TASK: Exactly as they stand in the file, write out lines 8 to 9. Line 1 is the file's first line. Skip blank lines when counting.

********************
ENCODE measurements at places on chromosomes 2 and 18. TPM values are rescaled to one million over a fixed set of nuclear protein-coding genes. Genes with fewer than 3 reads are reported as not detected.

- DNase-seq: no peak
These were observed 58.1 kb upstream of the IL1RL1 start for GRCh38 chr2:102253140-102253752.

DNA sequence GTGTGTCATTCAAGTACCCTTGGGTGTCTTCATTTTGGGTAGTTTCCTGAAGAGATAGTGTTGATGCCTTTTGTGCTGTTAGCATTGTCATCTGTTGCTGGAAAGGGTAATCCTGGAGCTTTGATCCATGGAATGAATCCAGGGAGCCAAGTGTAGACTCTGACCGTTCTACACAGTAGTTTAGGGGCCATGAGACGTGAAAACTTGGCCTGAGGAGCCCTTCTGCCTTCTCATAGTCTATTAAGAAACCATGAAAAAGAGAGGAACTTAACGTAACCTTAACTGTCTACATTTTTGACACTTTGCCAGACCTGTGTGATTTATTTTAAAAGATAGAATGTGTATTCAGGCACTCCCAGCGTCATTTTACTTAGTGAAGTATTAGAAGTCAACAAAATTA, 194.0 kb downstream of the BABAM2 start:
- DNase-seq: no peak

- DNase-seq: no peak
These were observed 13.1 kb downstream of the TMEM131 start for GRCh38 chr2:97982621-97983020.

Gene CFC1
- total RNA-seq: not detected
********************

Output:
Gene CFC1
- total RNA-seq: not detected